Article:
This article was translated by John R. Bopp
The truth is right in front of our eyes, but it’s hidden behind the interference and distractions that are made by those who do not want us to see.
If you’ve been following our site, you’ll know, as is logical, that we’ve paid a lot of attention to the bombing of Guernica. Now, on its 75th anniversary, it’s not easy for us to read the reports being published in the “Today in history” sections. It’s not easy because either we have to face the image of the savage attack led by fascists who were determined to destroy everything that didn’t fit in with their miserable vision of things; or because we have to face the lies that those responsible for the bombing, and their intellectual and political heirs, publish to make the world believe that the importance of the Bombing of Guernica is nothing more than international anti-Francoist propaganda which is trying to stain the image of the Caudillo and his Crusade for the Liberation of Spain.
From 1937 until today, the range of lies told about Guernica has covered the whole gamut. From “the city was burned down by the red hordes on the order of Basque President Agirre”, which is what was claimed by fascist propaganda in the first years, to “there were only a few dead, and it was turned into an icon by Republican propaganda”, without forgetting “the destruction of the city is the fault of the Basque government for not putting a fire station in the city”. All these lies, told repeatedly by the insurgents and their political heirs through the powerful media have found support from unexpected support from toy historians who, with no criteria or methodology or common sense, have dedicated themselves to counting the number of local dead in the bombing using unscientific criteria and offering us data that backs up the ideas of those who argue that Guernica was not a martyr city. We’ve already spoken of this, some time ago, so we won’t repeat ourselves here.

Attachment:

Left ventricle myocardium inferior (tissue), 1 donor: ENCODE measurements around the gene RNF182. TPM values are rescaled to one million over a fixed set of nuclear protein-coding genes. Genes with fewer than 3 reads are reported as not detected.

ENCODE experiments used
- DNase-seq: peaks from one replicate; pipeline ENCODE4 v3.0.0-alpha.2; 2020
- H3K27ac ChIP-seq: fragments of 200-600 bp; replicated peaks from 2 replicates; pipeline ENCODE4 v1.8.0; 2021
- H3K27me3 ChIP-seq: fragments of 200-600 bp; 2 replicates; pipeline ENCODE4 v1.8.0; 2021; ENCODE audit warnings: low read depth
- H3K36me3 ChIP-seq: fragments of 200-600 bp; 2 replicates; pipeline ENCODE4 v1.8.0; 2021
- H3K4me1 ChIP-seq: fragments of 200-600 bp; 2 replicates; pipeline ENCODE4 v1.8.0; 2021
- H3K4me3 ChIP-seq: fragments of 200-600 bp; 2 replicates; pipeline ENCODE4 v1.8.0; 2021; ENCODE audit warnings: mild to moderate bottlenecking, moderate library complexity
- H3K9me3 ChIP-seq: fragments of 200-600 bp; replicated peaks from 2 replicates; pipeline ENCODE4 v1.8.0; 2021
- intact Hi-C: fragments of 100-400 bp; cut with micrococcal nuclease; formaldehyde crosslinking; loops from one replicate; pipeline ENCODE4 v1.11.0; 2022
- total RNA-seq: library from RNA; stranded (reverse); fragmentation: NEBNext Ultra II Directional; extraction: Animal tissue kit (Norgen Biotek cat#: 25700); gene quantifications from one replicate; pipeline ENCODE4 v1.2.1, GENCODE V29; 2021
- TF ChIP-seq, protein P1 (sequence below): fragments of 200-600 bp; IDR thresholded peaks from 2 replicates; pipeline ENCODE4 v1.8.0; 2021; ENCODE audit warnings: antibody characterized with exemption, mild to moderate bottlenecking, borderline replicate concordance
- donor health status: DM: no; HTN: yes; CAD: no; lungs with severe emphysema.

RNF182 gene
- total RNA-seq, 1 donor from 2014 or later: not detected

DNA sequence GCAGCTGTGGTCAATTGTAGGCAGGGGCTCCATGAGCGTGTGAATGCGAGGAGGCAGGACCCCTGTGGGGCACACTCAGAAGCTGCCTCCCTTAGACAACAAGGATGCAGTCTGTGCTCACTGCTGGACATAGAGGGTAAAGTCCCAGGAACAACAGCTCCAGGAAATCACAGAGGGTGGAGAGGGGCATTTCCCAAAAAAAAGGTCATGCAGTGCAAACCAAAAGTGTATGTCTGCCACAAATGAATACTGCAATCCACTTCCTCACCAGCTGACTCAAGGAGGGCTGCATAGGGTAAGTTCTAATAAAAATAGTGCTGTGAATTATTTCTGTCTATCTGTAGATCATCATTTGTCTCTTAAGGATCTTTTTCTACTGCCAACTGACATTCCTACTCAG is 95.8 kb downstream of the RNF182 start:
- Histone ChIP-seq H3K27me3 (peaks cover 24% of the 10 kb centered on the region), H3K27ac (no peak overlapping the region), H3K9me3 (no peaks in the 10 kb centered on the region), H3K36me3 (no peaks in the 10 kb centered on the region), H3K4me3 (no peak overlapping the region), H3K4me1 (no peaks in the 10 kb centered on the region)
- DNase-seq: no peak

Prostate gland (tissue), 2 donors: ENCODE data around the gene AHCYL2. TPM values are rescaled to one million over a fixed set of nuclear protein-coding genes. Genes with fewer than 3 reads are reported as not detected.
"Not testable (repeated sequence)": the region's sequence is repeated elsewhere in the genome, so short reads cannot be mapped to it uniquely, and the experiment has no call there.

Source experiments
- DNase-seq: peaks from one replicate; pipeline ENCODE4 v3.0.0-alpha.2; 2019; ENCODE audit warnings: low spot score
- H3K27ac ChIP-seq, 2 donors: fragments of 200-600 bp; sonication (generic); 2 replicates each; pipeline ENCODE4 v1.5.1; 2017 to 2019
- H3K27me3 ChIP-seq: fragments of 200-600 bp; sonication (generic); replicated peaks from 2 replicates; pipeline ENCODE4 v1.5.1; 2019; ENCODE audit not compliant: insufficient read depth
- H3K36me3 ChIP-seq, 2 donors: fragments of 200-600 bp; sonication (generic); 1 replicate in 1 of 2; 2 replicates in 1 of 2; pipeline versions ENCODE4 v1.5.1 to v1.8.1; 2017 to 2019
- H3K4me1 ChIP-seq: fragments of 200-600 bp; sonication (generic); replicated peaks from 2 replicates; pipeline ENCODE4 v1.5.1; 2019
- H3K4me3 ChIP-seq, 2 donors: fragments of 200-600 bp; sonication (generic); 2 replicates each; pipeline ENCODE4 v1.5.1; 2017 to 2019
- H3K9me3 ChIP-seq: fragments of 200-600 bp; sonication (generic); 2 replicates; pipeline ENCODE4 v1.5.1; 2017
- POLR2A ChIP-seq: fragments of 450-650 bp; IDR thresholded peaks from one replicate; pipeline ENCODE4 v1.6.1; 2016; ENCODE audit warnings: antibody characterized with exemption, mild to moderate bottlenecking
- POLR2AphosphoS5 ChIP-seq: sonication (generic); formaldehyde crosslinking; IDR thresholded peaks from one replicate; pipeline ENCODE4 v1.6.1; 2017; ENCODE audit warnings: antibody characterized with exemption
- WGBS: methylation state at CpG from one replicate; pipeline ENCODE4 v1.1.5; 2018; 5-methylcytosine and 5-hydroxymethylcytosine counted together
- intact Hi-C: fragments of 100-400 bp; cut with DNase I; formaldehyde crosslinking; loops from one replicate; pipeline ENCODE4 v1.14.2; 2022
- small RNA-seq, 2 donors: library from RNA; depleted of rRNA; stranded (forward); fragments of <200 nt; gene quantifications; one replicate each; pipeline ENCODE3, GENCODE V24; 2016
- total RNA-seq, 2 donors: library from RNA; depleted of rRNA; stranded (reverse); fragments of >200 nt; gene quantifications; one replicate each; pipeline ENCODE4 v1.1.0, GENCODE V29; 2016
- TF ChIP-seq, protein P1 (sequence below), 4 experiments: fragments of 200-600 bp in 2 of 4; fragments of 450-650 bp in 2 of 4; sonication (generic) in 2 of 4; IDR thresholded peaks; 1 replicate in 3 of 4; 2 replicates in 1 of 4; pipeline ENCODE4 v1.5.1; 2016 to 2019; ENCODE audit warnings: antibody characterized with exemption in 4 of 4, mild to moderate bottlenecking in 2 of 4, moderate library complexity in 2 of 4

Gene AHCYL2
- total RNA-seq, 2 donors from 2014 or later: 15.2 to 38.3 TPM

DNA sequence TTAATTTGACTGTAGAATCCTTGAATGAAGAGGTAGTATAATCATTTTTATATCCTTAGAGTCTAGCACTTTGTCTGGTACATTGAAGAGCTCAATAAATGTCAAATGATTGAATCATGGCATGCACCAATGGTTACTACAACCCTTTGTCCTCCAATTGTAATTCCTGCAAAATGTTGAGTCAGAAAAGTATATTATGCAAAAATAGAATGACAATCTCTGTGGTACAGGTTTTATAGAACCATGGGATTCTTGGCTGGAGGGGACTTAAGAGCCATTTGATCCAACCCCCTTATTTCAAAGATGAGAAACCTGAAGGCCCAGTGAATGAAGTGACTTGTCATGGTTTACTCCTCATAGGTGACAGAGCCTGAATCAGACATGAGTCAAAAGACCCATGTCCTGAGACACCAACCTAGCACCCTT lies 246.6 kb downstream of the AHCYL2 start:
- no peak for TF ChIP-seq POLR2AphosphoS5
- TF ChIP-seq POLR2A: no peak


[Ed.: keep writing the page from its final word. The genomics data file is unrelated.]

We’ve also spoken about one of the journalistic heroes who managed to, at least in part, keep the fascist lies from spreading around the world, by telling what has become the generally accepted description of what happened in that Basque town. We are referring, of course, to George L. Steer, who, with his chronicles in the The Times and the The New York Times, and later with his book on his experiences in the Basque Country during the war, exposed the truth about what happened to the world. We’ve spoken of him many times in detail on this blog.
But really, these stories keep coming up. We have to recognize that, until recently, we hadn’t heard of Noel Monks. He was a correspondent for the Daily Express who was also a witness to the bombing of Guernica. He is spoken of by Luis de Guezala in his article dated April 21 of last year in Deia. This is an indisputable chronicle made by a neutral observer of what the town was like on the day of the bombing, how the fascist aviators behaved, and what the consequences of the bombing were, including the number of dead.
“I was back in the blackened town at dawn. The flames had died, but the ruins were smoldering. I saw more than eight hundred bodies. An estimated 300 more I couldn’t see, because they weren’t bodies: they were just hands, legs, arms, heads, bits of flesh. Many bodies had bullet wounds: airplane machine-gun bullets”.